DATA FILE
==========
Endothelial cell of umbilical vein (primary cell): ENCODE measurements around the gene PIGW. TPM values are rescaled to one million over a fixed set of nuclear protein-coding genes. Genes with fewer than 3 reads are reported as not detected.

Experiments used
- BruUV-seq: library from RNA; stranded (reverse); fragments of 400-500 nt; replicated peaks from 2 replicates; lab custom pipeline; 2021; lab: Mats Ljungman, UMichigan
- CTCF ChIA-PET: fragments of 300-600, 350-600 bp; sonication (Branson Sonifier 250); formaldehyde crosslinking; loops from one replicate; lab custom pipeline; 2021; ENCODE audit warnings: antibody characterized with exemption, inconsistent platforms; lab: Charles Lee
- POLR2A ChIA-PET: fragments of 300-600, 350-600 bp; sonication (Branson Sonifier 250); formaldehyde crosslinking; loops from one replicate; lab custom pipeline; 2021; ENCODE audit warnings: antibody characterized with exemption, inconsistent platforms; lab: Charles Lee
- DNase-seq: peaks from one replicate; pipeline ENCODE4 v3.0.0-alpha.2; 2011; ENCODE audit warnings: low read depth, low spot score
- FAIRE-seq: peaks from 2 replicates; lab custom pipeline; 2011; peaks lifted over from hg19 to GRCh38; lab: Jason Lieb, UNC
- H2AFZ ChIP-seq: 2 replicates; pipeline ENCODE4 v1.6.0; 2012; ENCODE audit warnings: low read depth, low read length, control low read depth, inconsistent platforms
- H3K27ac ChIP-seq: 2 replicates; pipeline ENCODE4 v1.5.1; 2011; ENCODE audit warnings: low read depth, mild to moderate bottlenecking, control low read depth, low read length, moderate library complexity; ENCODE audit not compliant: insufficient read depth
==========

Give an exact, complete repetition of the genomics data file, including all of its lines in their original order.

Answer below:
Endothelial cell of umbilical vein (primary cell): ENCODE measurements around the gene PIGW. TPM values are rescaled to one million over a fixed set of nuclear protein-coding genes. Genes with fewer than 3 reads are reported as not detected.

Experiments used
- BruUV-seq: library from RNA; stranded (reverse); fragments of 400-500 nt; replicated peaks from 2 replicates; lab custom pipeline; 2021; lab: Mats Ljungman, UMichigan
- CTCF ChIA-PET: fragments of 300-600, 350-600 bp; sonication (Branson Sonifier 250); formaldehyde crosslinking; loops from one replicate; lab custom pipeline; 2021; ENCODE audit warnings: antibody characterized with exemption, inconsistent platforms; lab: Charles Lee
- POLR2A ChIA-PET: fragments of 300-600, 350-600 bp; sonication (Branson Sonifier 250); formaldehyde crosslinking; loops from one replicate; lab custom pipeline; 2021; ENCODE audit warnings: antibody characterized with exemption, inconsistent platforms; lab: Charles Lee
- DNase-seq: peaks from one replicate; pipeline ENCODE4 v3.0.0-alpha.2; 2011; ENCODE audit warnings: low read depth, low spot score
- FAIRE-seq: peaks from 2 replicates; lab custom pipeline; 2011; peaks lifted over from hg19 to GRCh38; lab: Jason Lieb, UNC
- H2AFZ ChIP-seq: 2 replicates; pipeline ENCODE4 v1.6.0; 2012; ENCODE audit warnings: low read depth, low read length, control low read depth, inconsistent platforms
- H3K27ac ChIP-seq: 2 replicates; pipeline ENCODE4 v1.5.1; 2011; ENCODE audit warnings: low read depth, mild to moderate bottlenecking, control low read depth, low read length, moderate library complexity; ENCODE audit not compliant: insufficient read depth